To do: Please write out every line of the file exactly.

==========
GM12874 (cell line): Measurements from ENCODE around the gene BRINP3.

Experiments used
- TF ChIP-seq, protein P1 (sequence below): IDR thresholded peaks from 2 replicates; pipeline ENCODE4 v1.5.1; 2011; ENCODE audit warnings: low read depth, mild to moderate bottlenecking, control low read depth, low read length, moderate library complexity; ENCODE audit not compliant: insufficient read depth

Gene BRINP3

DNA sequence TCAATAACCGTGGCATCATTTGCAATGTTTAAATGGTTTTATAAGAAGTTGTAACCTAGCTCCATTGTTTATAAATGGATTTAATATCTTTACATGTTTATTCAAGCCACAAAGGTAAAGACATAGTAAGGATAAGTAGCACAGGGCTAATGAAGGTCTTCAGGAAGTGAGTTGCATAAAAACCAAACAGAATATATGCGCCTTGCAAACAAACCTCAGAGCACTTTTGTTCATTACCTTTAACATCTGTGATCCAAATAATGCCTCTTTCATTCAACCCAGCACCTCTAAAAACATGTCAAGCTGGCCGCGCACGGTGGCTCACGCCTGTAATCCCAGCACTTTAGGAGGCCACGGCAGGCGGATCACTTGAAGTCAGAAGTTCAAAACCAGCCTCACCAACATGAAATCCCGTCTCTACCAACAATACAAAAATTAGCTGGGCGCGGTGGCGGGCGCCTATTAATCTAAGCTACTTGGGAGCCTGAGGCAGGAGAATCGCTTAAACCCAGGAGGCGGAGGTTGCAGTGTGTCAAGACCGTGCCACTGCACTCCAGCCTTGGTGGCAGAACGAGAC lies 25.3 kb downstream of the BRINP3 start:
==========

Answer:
GM12874 (cell line): Measurements from ENCODE around the gene BRINP3.

Experiments used
- TF ChIP-seq, protein P1 (sequence below): IDR thresholded peaks from 2 replicates; pipeline ENCODE4 v1.5.1; 2011; ENCODE audit warnings: low read depth, mild to moderate bottlenecking, control low read depth, low read length, moderate library complexity; ENCODE audit not compliant: insufficient read depth

Gene BRINP3

DNA sequence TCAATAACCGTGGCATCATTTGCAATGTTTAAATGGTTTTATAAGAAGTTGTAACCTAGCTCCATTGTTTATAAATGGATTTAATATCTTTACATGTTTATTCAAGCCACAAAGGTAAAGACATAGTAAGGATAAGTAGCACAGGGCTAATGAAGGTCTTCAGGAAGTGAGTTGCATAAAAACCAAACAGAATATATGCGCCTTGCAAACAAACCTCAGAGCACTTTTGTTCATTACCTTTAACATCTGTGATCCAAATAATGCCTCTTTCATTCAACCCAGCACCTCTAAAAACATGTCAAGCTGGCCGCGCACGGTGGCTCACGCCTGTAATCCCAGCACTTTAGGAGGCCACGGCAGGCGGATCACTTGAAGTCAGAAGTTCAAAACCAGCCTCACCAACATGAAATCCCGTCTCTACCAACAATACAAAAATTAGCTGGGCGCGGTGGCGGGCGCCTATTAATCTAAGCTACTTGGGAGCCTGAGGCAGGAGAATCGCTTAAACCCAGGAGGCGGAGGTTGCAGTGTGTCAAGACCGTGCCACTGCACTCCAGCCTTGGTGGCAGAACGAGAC lies 25.3 kb downstream of the BRINP3 start: